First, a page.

Shelved: Hopes and Expectations

Shelved: Hopes and Expectations

It’s being described “like The Office, but in a Library”. Never have I been so excited for an upcoming TV series. Anthony Q. Farrell (who worked as a writer on The Office for several seasons) and Counterfeit Pictures are hard at work with CTV to bring us Shelved, a workplace sitcom set in a public library in Toronto. As a Canadian MLIS student and Public Library worker, I can’t wait to see what will go on in and out of the fictional Jameson Public Library.

Only time will tell what this show will bring to the table, but it’s about time public libraries got a sitcom of their own! Here are some of my hopes and expectations for the series.

Smashing Stereotypes

It’s no secret that, generally speaking, representation of our profession in movies and television has been scant and disappointing. (There are a few exceptions, of course… see Melissa’s recent blog post on the topic!)

Librarians are so often portrayed as the scary librarian, typically a bespectacled old lady with her grayish hair pulled up in a tidy bun, holding her fingers to her lips in her signature pose, the “Shhhh!”. Alternately, we’re the hot librarian, back arched and lips pursed as we push decorative carts or carry accessory books to complete the attractive look that overshadows our work.  Sometimes we’re a strange combination of both of these types.

Of course, these portrayals are tired and overused, and certainly don’t reflect the passionate professionals working in libraries today.

Which brings us to…


Our profession is known to be a white- and female-dominated field with much work needed to be done in addressing barriers. Representation of diverse library staff in media is also overdue; people from all backgrounds and walks of life do important work in libraries, and there is no quintessential “librarian look”.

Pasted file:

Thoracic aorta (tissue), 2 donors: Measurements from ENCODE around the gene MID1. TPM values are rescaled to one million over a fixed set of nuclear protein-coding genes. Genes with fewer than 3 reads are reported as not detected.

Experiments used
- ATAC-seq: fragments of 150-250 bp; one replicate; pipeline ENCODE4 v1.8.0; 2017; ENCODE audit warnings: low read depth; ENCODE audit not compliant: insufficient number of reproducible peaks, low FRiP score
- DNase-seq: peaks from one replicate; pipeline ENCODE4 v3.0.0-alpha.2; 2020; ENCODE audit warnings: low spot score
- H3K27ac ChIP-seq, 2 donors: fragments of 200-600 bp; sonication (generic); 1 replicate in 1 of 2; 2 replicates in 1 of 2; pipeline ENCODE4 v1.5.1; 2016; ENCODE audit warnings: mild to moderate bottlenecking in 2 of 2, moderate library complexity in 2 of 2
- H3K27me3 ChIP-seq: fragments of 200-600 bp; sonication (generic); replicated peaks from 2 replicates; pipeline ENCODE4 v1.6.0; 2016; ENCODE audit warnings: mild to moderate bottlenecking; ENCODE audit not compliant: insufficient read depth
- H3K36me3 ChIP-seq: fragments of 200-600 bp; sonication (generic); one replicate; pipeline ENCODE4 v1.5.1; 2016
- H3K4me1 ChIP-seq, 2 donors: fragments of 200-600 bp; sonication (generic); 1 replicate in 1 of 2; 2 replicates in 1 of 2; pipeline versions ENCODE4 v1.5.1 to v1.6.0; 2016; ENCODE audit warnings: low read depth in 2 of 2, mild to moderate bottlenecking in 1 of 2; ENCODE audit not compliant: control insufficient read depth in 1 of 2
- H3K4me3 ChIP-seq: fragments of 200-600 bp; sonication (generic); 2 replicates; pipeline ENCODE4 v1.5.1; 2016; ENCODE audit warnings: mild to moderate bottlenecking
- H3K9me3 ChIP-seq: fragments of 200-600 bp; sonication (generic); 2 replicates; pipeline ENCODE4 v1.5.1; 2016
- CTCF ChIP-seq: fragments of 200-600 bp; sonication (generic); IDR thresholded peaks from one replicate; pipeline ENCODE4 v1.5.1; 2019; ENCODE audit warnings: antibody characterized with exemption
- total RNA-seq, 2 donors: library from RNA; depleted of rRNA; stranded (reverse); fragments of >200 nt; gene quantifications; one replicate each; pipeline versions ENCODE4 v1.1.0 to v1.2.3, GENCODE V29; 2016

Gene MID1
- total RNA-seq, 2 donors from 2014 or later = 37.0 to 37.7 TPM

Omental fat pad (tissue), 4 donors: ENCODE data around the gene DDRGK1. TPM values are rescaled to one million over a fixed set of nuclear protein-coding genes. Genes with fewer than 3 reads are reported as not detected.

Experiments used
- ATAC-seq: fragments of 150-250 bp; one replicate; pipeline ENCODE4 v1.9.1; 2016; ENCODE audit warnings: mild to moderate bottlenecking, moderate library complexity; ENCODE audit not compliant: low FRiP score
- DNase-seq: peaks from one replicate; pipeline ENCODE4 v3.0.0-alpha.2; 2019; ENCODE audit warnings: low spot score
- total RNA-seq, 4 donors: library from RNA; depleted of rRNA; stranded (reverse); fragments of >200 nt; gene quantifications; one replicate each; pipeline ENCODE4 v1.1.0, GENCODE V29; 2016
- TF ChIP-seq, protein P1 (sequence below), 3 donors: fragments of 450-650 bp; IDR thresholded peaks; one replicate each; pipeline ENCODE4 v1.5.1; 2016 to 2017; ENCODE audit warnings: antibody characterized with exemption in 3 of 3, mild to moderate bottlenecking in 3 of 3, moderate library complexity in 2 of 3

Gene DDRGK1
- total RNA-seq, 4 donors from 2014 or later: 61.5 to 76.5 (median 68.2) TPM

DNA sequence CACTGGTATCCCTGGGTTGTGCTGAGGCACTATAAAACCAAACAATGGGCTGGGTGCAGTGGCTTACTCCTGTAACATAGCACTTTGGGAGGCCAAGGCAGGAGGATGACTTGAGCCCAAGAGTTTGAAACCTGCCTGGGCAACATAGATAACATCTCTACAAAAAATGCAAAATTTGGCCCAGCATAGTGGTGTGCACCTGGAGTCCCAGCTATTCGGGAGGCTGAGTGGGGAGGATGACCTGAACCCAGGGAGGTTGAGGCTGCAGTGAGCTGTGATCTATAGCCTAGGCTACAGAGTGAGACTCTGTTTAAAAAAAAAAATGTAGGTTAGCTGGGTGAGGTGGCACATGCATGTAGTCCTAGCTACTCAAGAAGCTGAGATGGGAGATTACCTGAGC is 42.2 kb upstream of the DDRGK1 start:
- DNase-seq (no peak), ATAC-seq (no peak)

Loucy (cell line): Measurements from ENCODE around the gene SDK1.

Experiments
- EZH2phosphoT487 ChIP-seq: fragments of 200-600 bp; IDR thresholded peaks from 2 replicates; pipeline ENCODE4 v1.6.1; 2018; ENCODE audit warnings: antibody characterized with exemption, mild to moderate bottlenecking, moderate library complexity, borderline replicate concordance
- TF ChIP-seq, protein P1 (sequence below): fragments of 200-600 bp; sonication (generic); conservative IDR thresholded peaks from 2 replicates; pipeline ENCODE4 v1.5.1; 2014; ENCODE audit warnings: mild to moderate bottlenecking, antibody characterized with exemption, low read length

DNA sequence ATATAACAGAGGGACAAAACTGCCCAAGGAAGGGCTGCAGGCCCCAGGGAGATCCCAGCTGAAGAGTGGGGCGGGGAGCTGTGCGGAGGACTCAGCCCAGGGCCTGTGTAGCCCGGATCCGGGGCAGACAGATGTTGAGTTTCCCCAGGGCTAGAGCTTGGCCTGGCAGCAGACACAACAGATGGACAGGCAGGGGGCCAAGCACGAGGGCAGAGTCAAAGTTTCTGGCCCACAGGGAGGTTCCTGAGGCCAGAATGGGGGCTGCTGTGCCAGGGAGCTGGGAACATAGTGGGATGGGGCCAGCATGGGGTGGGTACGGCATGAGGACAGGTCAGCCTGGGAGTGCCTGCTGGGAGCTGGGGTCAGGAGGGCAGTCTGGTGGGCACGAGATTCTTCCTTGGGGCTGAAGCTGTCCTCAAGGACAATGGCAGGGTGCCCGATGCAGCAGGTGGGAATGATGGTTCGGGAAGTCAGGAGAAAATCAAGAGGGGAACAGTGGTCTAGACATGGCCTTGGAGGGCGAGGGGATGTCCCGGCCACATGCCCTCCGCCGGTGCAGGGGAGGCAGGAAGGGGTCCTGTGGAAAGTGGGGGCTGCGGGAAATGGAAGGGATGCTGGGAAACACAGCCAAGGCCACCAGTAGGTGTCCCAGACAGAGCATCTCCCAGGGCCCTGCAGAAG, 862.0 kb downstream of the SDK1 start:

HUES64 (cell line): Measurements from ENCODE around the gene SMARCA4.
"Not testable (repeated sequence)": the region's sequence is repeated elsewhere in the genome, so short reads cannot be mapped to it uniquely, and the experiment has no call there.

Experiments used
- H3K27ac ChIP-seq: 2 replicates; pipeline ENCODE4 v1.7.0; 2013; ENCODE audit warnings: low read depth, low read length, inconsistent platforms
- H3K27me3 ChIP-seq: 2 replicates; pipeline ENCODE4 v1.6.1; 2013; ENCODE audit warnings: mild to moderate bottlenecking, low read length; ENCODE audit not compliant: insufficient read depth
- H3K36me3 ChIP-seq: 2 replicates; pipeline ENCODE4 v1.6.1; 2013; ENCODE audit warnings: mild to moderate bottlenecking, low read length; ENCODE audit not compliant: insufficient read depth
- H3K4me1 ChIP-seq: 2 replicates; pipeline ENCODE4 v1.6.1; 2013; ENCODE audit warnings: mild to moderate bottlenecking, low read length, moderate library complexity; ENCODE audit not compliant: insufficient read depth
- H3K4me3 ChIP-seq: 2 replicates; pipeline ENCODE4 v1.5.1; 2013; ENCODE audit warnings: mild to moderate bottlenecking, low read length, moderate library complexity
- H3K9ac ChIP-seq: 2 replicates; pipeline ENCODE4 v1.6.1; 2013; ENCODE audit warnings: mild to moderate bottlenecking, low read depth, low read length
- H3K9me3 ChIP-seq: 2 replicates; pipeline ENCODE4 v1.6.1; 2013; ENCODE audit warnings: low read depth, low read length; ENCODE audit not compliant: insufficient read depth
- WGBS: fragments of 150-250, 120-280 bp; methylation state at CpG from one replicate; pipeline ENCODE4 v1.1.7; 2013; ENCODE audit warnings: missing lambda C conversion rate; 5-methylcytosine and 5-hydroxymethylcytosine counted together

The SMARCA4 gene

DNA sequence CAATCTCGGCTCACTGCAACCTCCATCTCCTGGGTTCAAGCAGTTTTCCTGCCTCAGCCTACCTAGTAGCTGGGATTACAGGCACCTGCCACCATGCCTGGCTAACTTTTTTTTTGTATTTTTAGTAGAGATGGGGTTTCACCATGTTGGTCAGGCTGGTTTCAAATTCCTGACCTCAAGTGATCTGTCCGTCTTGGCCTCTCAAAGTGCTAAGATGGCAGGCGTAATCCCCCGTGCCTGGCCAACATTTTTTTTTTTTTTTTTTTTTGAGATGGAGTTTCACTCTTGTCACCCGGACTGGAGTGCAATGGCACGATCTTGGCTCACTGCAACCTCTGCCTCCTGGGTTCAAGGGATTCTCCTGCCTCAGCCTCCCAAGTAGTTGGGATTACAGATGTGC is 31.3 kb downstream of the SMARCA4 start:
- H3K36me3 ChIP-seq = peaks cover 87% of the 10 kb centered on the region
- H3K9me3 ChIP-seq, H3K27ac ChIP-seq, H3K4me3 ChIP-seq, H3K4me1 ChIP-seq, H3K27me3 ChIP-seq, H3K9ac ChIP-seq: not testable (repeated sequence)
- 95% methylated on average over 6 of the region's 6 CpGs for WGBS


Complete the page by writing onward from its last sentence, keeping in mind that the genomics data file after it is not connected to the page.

Up to this point, we haven’t seen much thoughtful representation of librarians or library staff in movies or TV at all, let alone those who are BIPOC, people with disabilities, LGBTQ2S+ , or who represent other types of potentially intersecting diversities. Representation is vital, and library folk, both staff and patrons, deserve to see role-models and characters they can relate to in library-related media.

The casting news for Shelved has been trickling in, with Lyndie Greenwood, Chris Sandiford, Dakota Ray Hebert, and Paul Braunstein confirmed in leading roles. With our first peek at their characters, it seems they each offer very different perspectives and skills. Additional cast announcements include Taylor Love, Varun Saranga, and Robin Duke.

With this promising cast list so far, I’m hopeful that viewers will see a lot of diversity in this show, in both the staff working in the library and the patrons being served. Parkdale is known as an artsy west-end neighborhood with a vibrant immigrant history. Justin Stockman of Bell Media provided more context about the setting in a promotional article: “there’s a place like Parkdale in every city, where the troubled neighborhood meets gentrification. There are many elements there, with different types of people dealing with everyday challenges.”

Parkdale is a setting full of possibilities.

Profession Representation